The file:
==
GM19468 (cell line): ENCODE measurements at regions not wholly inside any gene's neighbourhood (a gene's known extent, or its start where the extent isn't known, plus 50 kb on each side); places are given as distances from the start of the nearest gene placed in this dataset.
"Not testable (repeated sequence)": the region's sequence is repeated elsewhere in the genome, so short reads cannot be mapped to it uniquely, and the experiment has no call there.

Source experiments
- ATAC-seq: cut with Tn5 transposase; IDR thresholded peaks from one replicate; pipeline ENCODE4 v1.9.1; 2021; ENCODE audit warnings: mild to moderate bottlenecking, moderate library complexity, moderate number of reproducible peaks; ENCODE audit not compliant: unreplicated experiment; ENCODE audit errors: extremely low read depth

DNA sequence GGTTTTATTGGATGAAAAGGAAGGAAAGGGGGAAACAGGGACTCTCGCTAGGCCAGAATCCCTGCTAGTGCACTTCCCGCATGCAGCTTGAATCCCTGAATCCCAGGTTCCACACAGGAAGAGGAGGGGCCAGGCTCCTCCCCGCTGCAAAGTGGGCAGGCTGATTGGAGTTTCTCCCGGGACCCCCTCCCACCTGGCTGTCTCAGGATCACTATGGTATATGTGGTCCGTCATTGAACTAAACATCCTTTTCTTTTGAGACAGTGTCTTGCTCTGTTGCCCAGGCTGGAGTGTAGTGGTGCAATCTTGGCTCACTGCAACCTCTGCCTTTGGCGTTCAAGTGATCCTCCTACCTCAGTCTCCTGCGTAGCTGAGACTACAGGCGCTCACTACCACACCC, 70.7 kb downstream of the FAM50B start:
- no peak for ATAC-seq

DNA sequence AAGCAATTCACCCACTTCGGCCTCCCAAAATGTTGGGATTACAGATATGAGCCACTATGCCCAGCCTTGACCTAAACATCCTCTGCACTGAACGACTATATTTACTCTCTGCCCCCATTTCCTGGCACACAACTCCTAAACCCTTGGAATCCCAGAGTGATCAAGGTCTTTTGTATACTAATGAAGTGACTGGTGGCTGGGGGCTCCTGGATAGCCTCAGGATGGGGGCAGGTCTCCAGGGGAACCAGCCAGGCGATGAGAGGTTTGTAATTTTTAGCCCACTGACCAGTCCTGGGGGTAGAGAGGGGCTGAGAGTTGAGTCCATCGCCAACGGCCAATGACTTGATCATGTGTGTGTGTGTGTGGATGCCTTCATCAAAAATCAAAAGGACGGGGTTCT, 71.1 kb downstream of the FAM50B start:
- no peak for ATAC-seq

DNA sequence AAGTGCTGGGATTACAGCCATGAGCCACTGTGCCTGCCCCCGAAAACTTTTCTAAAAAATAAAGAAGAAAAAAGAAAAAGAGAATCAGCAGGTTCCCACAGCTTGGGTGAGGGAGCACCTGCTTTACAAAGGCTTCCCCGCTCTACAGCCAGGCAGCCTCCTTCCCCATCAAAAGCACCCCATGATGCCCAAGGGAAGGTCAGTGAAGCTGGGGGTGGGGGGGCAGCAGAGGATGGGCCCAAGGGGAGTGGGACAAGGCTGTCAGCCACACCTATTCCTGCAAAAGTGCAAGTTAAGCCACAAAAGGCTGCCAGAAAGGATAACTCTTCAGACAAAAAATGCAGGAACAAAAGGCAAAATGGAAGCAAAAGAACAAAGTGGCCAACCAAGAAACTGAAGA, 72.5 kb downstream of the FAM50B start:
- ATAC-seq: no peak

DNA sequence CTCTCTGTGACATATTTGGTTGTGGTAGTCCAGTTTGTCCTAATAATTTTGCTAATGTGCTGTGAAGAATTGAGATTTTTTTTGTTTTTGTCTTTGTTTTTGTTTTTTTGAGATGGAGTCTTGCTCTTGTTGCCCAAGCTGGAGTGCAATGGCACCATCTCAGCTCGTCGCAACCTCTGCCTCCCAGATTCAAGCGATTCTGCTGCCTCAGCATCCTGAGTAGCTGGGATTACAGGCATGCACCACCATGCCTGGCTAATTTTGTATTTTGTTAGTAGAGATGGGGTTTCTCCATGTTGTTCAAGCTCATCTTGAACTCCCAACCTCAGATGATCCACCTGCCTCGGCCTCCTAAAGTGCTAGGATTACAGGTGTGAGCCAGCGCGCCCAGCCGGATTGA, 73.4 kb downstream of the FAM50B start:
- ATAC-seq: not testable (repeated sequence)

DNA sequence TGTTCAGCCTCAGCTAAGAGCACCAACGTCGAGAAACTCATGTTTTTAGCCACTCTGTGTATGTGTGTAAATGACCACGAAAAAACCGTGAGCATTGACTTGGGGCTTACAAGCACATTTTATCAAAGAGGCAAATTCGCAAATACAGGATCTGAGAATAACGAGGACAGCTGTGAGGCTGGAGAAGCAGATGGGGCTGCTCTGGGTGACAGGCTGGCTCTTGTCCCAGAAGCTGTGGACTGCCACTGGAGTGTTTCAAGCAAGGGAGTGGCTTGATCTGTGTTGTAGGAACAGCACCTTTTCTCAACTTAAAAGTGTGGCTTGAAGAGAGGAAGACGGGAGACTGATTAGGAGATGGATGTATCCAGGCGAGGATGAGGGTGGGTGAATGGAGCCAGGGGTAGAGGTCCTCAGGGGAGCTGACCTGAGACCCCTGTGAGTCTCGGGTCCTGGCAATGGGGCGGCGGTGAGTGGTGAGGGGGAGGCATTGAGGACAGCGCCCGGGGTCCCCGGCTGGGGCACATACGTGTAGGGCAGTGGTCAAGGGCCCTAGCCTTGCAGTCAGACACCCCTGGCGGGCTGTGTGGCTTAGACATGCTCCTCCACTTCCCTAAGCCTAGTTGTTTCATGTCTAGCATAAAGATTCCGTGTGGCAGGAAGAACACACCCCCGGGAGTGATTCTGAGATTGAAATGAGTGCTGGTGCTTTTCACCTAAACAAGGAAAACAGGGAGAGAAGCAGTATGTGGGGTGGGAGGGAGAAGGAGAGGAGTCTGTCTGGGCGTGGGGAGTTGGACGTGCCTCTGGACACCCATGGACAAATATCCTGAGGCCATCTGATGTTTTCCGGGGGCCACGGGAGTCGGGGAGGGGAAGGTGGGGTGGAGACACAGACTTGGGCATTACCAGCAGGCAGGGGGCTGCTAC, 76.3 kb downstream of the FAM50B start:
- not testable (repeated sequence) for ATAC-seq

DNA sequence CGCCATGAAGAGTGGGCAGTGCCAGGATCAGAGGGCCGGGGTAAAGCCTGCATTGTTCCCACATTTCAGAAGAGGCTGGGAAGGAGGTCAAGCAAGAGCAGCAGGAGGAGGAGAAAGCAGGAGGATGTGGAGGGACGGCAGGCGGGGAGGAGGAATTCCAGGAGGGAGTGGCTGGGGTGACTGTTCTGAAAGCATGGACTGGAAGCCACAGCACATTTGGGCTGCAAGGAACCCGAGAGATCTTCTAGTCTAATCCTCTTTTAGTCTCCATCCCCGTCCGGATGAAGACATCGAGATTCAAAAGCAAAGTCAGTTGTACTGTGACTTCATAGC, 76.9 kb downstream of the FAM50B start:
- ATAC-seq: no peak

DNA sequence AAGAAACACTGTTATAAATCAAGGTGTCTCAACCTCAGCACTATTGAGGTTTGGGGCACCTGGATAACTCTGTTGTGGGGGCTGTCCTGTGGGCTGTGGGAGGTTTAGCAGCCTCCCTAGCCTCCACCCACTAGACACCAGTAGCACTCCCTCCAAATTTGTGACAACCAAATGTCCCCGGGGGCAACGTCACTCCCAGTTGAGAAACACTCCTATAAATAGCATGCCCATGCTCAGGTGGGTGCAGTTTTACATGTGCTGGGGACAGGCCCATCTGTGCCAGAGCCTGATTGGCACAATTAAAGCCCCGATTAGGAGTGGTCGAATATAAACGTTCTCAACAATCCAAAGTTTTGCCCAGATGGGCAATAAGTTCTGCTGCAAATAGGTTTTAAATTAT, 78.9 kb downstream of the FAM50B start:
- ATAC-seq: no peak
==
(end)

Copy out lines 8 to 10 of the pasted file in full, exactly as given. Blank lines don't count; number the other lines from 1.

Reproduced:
- no peak for ATAC-seq

DNA sequence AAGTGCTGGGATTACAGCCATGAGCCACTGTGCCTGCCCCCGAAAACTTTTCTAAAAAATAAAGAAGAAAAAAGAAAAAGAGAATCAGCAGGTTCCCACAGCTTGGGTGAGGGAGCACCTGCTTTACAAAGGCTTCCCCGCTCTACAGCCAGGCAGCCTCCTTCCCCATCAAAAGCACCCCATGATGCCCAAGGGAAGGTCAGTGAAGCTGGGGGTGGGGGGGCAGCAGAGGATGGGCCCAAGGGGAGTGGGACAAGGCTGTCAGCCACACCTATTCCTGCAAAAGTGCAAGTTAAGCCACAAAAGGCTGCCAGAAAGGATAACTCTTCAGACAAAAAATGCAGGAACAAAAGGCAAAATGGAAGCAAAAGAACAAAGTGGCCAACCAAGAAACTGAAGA, 72.5 kb downstream of the FAM50B start:
- ATAC-seq: no peak